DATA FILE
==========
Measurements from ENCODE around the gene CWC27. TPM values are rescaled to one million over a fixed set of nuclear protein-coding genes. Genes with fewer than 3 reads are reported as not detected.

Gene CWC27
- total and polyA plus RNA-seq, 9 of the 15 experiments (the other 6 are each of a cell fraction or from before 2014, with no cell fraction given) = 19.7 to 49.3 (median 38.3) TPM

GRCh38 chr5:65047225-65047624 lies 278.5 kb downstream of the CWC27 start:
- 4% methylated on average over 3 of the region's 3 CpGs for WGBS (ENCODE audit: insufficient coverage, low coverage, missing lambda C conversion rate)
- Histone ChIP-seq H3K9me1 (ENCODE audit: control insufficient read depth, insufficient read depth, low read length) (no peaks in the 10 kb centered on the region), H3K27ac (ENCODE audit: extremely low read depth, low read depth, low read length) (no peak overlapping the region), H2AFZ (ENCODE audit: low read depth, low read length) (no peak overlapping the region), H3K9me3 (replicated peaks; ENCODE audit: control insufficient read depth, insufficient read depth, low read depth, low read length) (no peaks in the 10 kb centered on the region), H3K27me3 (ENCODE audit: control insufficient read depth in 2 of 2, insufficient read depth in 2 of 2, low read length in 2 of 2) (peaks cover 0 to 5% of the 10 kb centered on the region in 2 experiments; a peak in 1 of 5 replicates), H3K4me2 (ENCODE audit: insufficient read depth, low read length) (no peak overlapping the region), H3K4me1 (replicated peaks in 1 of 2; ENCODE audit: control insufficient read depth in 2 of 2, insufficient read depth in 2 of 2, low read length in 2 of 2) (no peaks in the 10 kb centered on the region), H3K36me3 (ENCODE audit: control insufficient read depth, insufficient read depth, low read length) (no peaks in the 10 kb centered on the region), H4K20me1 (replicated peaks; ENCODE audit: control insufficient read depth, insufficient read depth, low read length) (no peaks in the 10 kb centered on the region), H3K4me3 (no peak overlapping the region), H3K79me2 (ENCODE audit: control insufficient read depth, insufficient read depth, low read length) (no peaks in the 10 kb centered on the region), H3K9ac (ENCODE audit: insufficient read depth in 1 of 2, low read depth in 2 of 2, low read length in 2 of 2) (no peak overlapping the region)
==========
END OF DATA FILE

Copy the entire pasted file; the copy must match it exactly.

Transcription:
Measurements from ENCODE around the gene CWC27. TPM values are rescaled to one million over a fixed set of nuclear protein-coding genes. Genes with fewer than 3 reads are reported as not detected.

Gene CWC27
- total and polyA plus RNA-seq, 9 of the 15 experiments (the other 6 are each of a cell fraction or from before 2014, with no cell fraction given) = 19.7 to 49.3 (median 38.3) TPM

GRCh38 chr5:65047225-65047624 lies 278.5 kb downstream of the CWC27 start:
- 4% methylated on average over 3 of the region's 3 CpGs for WGBS (ENCODE audit: insufficient coverage, low coverage, missing lambda C conversion rate)
- Histone ChIP-seq H3K9me1 (ENCODE audit: control insufficient read depth, insufficient read depth, low read length) (no peaks in the 10 kb centered on the region), H3K27ac (ENCODE audit: extremely low read depth, low read depth, low read length) (no peak overlapping the region), H2AFZ (ENCODE audit: low read depth, low read length) (no peak overlapping the region), H3K9me3 (replicated peaks; ENCODE audit: control insufficient read depth, insufficient read depth, low read depth, low read length) (no peaks in the 10 kb centered on the region), H3K27me3 (ENCODE audit: control insufficient read depth in 2 of 2, insufficient read depth in 2 of 2, low read length in 2 of 2) (peaks cover 0 to 5% of the 10 kb centered on the region in 2 experiments; a peak in 1 of 5 replicates), H3K4me2 (ENCODE audit: insufficient read depth, low read length) (no peak overlapping the region), H3K4me1 (replicated peaks in 1 of 2; ENCODE audit: control insufficient read depth in 2 of 2, insufficient read depth in 2 of 2, low read length in 2 of 2) (no peaks in the 10 kb centered on the region), H3K36me3 (ENCODE audit: control insufficient read depth, insufficient read depth, low read length) (no peaks in the 10 kb centered on the region), H4K20me1 (replicated peaks; ENCODE audit: control insufficient read depth, insufficient read depth, low read length) (no peaks in the 10 kb centered on the region), H3K4me3 (no peak overlapping the region), H3K79me2 (ENCODE audit: control insufficient read depth, insufficient read depth, low read length) (no peaks in the 10 kb centered on the region), H3K9ac (ENCODE audit: insufficient read depth in 1 of 2, low read depth in 2 of 2, low read length in 2 of 2) (no peak overlapping the region)